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Comet Q2 Lovejoy Set to Ring in the New Year: Reader Images and More

Article Updated: 23 Dec , 2015

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Keeping warm? Yesterday marked the start of astronomical winter for the northern hemisphere, meaning long nights and (hopefully) clear, cold skies. But we’ve also got another reason to brave the cold this week, as Comet C/2014 Q2 Lovejoy is set to put on a show for northern hemisphere observers.

Already, Comet Q2 Lovejoy has been providing southern hemisphere observers with a fine celestial showing. Discovered by Australian comet hunter extraordinaire Terry Lovejoy on August 17th of this year as it glided across the constellation Puppis, Q2 Lovejoy has been brightening through early December ahead of expectations.  We’ve already been getting some great images from Universe Today readers down south, and we can expect more in the weeks to come. This is Mr. Lovejoy’s fifth comet discovery, and many will remember how comet C/2011 W3 Lovejoy also survived a perilous perihelion passage just 140,000 kilometres from the surface of the Sun during the 2011 holiday season and went on to produce a brilliant display.

Q2 Lovejoy +negative image taken from New Mexico on December 20th. Credit and copyright: Joseph Brimacombe.

Q2 Lovejoy plus negative image taken from New Mexico on December 20th. Credit and copyright: Joseph Brimacombe.

And although Comet 2012 S1 ISON failed to produce in 2014, we had a string of great binocular comets this year, including C/2014 E2 Jacques, K1 PanSTARRS, and A1 Siding Spring.

Currently shining at magnitude +5.5, Q2 Lovejoy is a fine target for binoculars or a small telescope as it crosses the southern constellation of Columba into Lepus just after Christmas Day. Sirius currently makes a good guidepost, as the comet sits about 19 degrees southeast of the brightest star in the sky. And speaking of Sirius, don’t forget to try your hand at spotting its white dwarf companion in 2015!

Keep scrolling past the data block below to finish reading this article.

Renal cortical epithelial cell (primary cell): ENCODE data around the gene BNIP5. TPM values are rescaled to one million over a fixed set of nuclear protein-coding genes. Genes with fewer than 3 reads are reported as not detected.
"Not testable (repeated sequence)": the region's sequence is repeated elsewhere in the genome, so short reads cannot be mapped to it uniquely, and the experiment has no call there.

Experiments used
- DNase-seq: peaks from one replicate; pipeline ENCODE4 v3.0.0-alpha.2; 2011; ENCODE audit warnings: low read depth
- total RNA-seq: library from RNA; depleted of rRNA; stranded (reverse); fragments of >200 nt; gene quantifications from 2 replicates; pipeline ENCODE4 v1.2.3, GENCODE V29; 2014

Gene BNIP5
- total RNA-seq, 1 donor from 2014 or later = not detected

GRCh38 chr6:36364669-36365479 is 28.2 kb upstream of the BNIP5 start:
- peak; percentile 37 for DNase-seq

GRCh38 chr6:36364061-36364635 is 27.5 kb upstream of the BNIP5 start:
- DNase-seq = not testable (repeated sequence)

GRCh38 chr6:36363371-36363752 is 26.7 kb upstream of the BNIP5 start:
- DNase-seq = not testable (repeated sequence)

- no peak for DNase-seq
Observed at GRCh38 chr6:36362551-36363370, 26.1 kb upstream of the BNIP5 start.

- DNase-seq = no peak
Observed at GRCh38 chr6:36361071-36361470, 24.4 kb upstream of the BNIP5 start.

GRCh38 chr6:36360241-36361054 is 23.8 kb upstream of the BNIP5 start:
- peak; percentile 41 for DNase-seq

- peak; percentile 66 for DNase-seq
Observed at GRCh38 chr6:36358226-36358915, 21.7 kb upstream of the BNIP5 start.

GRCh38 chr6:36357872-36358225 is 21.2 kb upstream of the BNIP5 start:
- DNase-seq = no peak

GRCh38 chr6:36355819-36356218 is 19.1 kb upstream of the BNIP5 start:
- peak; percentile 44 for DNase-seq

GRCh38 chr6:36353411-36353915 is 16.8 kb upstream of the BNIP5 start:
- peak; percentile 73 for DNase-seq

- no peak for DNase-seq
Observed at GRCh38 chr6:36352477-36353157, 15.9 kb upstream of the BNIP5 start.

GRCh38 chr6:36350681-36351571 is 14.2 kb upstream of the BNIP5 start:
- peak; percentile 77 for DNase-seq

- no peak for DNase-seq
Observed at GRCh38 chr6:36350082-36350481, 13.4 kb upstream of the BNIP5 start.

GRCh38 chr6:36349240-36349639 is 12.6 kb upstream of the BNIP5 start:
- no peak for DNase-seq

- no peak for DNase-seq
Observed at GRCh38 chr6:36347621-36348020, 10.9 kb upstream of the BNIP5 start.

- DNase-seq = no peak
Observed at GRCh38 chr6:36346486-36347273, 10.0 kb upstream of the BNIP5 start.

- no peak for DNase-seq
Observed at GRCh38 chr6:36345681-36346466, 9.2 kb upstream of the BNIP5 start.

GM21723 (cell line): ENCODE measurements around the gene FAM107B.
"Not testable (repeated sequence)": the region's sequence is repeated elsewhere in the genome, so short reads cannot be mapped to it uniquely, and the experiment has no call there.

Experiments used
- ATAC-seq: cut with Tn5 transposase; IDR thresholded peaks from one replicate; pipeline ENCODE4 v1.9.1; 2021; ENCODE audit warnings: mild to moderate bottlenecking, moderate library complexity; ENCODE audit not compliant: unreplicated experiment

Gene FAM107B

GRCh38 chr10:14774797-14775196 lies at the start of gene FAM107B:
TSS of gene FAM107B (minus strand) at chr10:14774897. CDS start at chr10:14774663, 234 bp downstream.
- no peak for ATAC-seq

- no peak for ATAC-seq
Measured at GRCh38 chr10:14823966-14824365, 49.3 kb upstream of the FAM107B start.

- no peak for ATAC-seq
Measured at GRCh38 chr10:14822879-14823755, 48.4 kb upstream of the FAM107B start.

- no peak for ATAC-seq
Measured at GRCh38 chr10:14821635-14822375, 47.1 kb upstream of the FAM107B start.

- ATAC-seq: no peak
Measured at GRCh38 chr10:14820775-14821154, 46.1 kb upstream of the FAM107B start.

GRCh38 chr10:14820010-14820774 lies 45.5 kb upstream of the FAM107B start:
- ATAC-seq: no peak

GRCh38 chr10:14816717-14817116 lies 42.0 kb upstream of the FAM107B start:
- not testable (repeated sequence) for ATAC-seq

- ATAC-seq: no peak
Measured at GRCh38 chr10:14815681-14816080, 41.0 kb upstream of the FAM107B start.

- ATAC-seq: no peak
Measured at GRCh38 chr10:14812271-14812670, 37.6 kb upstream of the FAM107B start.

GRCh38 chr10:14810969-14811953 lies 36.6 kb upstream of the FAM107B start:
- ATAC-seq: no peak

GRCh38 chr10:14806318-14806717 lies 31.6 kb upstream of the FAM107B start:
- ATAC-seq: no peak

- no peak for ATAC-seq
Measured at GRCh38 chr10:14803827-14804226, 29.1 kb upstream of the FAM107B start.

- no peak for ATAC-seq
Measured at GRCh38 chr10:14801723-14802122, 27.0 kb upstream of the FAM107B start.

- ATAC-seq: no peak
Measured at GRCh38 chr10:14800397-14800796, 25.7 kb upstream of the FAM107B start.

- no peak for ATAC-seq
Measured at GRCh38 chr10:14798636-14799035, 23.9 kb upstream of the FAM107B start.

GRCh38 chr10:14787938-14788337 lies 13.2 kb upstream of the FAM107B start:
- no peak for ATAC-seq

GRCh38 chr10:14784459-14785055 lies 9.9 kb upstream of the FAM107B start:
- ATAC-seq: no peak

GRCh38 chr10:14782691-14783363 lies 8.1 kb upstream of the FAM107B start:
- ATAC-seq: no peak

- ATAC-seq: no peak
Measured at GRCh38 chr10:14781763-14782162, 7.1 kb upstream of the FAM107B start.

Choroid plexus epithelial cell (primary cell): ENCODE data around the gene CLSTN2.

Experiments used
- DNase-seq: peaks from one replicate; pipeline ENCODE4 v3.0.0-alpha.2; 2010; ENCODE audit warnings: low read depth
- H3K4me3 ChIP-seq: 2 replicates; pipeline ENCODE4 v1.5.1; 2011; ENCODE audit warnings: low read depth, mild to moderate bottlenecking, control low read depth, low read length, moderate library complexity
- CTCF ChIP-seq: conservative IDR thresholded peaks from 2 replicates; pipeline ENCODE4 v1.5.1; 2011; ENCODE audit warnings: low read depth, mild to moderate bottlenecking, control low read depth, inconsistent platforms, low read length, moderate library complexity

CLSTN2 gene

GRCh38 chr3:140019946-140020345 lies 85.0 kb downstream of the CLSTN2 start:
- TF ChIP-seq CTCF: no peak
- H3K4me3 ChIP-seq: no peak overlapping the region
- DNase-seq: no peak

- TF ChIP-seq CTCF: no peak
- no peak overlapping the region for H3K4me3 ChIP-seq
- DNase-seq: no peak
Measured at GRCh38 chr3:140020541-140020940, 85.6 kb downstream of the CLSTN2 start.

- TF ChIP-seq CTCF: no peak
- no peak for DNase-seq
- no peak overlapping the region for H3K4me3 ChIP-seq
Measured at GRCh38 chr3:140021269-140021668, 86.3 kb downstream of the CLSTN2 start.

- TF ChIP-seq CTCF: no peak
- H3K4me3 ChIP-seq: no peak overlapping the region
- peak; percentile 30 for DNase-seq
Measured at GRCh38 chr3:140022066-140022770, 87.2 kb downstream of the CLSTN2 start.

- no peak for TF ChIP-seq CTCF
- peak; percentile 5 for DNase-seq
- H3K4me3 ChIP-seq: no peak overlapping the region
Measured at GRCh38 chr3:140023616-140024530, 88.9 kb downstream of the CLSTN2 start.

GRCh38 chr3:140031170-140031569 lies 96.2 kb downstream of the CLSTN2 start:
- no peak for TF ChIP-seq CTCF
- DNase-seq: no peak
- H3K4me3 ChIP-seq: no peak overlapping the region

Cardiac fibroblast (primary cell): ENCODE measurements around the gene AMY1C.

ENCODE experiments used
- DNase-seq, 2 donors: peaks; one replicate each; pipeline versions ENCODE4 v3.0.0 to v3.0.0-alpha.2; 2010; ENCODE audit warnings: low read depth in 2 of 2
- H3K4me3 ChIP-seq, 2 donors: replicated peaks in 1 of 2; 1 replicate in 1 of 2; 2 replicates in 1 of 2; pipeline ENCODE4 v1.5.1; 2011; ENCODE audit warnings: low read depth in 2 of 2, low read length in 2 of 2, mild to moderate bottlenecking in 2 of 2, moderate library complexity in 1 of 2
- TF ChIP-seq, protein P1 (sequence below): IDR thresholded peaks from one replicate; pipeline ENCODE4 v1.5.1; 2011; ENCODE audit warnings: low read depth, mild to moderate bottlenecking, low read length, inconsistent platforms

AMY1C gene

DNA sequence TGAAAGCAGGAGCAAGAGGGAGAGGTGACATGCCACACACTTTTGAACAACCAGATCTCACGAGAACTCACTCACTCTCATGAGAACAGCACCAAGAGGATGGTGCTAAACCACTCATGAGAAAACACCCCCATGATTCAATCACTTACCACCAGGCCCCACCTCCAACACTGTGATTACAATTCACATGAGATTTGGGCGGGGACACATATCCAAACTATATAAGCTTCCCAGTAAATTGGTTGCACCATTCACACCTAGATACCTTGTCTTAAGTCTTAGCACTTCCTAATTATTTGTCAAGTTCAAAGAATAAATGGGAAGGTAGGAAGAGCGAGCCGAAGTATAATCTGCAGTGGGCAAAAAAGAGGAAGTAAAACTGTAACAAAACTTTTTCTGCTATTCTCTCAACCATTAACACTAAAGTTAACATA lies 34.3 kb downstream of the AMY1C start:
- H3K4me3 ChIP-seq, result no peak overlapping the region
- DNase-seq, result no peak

A black and white view of Comet Lovejoy, taken on Dec. 21, 2014, highlighting the comet's dramatic tail. Credit and copyright: Damian Peach.

A black and white view of Comet Lovejoy, taken on Dec. 21, 2014, highlighting the comet’s dramatic tail. Credit and copyright: Damian Peach.

Q2 Lovejoy also has a high orbital inclination of 80.3 degrees relative to the ecliptic, which is good news, as it will be plunging rapidly northward as it makes its closest passage by Earth on January 7th at 70.2 million kilometres or 0.47 A.U.s distant. Note that not only will the comet pass extremely close to the globular cluster M79 (photo op!) on the night of December 29th, but will also pass within 10 degrees of the Pleiades in January before threading its way northward between the famous Double Cluster in Perseus and the Andromeda Galaxy.

Clouded out? You  can catch Comet Q2 Lovejoy courtesy of Gianluca Masi and our good friends over at the Virtual Telescope Project live on January 6th and January 11th at 19:00 Universal Time/2:00 PM EST on both dates:

Note: the photo is of Comet C/2014 E2 Jacques from earlier this year. (Credit: the Virtual Telescope Project).

Note: the photo is of Comet C/2014 E2 Jacques from earlier this year. (Credit: the Virtual Telescope Project).

Expect Q2 Lovejoy to ride highest to the south around local midnight starting on January 1st, and transit the local meridian at 8-9 PM local by mid-month. Keen eyed observers have already managed to spy Q2 Lovejoy unaided from a dark sky site, and we expect this to be the general case for most observers by New Year’s Day. As of this writing, Q2 Lovejoy displays a fine coma 10’ wide with a 7 degree long, fan-shaped tail.

Comet Q2 Lovejoy imaged from Siding Spring Observatory in New South Wales, Australia on December 18th. Credit and copyright: Roger Hutchinson.